10. #50
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    [QUOTE=PlumberKhan;2497579]What the heck do you think the 8 million+ people in the NYC area are gonna do "in the future"? Flap their arms? Are they going to widen all the streets so everyone can drive their Ford Focus to work?[/QUOTE]
    no,they are probably going to work from home.

  11. #51
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    [QUOTE=Big Blocker;2497573]I will refrain from making a prediction with any certainty in that regard, but I think it more likely they will be using mass transit than autos getting 11-15 mpg.[/QUOTE]i don't think the future will be too bright for autos getting that kind of gas mileage.

  12. #52
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    [QUOTE=bitonti;2497636][url]http://www.cdc.gov/healthyplaces/articles/Urban%20Sprawl%20and%20Public%20Health%20-%20PHR.pdf[/url][/QUOTE]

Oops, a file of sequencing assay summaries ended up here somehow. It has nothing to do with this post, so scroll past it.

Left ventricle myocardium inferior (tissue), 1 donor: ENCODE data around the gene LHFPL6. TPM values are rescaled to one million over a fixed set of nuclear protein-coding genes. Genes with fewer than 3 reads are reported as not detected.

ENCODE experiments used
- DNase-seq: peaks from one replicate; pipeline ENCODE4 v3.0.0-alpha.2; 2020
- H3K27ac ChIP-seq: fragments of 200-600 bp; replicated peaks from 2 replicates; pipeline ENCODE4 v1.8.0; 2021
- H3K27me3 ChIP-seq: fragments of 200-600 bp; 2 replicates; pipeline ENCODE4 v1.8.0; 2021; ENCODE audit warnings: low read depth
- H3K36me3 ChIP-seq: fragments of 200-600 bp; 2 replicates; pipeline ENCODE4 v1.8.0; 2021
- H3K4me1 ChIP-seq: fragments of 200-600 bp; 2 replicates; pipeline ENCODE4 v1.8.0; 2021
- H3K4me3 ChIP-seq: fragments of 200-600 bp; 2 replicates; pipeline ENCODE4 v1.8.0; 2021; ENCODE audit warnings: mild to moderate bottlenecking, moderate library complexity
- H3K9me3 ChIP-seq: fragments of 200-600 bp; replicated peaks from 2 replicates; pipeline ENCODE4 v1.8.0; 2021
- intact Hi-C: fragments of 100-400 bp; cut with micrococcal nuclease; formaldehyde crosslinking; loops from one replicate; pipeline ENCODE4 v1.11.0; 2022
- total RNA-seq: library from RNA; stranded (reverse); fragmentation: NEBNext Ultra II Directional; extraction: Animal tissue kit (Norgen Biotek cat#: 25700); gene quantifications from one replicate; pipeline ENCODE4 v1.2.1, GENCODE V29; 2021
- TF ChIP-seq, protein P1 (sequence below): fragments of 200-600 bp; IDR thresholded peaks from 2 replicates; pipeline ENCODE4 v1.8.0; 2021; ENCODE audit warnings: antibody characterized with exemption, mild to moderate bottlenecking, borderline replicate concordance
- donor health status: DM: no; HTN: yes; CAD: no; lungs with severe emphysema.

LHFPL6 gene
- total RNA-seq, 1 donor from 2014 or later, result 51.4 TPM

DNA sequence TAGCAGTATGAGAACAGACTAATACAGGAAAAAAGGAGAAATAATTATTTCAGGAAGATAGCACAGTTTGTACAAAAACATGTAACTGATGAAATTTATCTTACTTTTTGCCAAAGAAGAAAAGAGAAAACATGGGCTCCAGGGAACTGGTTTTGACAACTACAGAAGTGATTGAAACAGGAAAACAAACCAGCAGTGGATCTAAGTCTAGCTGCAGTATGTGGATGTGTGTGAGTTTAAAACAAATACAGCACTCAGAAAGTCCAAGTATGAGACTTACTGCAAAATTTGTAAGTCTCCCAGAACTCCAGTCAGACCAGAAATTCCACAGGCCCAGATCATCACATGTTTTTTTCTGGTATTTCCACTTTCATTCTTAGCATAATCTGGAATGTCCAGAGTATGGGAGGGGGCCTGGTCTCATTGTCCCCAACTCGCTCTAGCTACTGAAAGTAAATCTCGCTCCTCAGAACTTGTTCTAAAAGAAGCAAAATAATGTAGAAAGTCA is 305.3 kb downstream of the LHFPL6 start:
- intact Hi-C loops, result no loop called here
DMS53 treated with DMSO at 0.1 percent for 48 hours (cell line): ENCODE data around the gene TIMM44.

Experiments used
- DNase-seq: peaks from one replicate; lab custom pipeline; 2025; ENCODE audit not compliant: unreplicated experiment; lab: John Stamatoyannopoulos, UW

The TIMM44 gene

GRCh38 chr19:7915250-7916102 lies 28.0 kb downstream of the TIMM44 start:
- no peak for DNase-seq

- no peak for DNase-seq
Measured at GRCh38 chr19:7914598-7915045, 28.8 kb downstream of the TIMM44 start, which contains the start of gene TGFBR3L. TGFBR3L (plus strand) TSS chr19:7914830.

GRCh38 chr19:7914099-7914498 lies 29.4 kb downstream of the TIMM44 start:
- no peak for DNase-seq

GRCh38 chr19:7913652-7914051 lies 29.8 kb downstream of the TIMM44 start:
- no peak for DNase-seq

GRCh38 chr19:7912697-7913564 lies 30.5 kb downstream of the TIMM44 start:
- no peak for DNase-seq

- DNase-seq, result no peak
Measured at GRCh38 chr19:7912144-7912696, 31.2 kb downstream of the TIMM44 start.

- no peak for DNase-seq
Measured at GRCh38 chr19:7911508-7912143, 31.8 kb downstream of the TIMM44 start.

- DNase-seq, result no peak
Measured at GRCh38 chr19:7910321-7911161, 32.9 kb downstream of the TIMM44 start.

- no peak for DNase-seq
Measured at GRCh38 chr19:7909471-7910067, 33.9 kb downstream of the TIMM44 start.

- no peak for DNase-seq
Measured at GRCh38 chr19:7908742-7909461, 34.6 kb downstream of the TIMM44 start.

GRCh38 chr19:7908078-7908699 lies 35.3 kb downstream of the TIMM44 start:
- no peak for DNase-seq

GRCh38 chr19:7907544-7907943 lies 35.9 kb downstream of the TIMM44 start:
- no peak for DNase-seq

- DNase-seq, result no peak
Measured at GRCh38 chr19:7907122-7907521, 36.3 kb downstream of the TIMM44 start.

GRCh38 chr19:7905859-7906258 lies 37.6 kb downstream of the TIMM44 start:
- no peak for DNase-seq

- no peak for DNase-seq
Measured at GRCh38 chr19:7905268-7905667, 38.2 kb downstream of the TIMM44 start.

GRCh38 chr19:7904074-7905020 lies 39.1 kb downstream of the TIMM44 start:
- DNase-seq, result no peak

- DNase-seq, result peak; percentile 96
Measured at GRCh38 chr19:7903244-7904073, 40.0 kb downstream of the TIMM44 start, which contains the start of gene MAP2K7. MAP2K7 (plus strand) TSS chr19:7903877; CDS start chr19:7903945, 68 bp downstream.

cdc.gov?!?!? Why that is a government publication! Socialistic by definition!

    I don't even need to read the article to refute it, let alone understand the points and submit countering arguments!

    They obviously have nothing to say! Now, if you want to see what The Weekly Standard or Fox News has to say about this, then we will have something to talk about!

  13. #53
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    [QUOTE=bitonti;2497636][url]http://www.cdc.gov/healthyplaces/articles/Urban%20Sprawl%20and%20Public%20Health%20-%20PHR.pdf[/url][/QUOTE]